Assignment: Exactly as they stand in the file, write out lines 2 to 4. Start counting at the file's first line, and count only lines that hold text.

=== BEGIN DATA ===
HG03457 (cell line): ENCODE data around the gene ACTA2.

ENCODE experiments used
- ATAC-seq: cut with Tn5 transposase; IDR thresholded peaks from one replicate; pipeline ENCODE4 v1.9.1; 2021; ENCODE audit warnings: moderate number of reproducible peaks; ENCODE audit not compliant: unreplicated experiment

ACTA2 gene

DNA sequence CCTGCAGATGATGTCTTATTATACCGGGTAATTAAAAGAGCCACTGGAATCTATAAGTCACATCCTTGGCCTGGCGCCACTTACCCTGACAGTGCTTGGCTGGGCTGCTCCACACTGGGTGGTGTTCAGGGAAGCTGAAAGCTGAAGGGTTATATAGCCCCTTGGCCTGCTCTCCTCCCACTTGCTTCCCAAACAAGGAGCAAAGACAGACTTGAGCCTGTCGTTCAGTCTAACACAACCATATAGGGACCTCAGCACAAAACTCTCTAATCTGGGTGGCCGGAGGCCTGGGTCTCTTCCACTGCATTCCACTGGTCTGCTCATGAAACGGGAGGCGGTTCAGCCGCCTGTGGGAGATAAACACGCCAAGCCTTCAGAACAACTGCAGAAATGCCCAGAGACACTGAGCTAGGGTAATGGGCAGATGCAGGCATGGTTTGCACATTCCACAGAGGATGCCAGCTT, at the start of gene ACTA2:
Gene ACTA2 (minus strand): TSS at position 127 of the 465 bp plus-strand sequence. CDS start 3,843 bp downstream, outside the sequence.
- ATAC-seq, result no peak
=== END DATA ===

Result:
ENCODE experiments used
- ATAC-seq: cut with Tn5 transposase; IDR thresholded peaks from one replicate; pipeline ENCODE4 v1.9.1; 2021; ENCODE audit warnings: moderate number of reproducible peaks; ENCODE audit not compliant: unreplicated experiment

ACTA2 gene